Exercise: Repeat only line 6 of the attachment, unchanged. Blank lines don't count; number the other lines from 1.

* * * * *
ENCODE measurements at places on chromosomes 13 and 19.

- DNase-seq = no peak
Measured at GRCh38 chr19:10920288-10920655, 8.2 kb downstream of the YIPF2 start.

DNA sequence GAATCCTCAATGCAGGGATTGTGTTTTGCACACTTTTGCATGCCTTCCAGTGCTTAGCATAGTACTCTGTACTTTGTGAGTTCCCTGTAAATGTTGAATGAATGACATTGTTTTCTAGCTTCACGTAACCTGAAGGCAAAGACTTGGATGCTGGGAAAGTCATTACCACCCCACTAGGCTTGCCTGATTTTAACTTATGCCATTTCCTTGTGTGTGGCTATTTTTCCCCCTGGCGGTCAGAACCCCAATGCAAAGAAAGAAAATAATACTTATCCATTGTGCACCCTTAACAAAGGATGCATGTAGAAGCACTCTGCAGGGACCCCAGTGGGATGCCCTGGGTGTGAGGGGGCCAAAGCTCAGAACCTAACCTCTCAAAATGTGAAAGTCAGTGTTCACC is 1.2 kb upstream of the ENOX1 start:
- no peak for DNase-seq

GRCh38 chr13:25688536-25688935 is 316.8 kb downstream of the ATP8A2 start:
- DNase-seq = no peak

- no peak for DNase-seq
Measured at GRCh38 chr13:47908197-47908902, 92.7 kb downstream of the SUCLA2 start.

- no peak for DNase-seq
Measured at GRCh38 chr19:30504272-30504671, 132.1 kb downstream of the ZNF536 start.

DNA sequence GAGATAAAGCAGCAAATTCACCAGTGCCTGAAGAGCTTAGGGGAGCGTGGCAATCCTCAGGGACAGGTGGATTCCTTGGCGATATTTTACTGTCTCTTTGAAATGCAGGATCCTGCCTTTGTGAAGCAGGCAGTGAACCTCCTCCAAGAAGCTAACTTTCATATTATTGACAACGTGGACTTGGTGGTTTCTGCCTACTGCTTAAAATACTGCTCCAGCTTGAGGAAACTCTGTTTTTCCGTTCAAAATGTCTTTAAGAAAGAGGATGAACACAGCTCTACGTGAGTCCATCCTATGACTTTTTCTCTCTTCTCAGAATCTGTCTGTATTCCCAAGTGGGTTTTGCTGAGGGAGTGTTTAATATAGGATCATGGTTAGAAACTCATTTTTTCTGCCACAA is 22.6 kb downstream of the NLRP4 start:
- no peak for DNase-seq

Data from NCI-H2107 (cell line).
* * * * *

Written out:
GRCh38 chr13:25688536-25688935 is 316.8 kb downstream of the ATP8A2 start: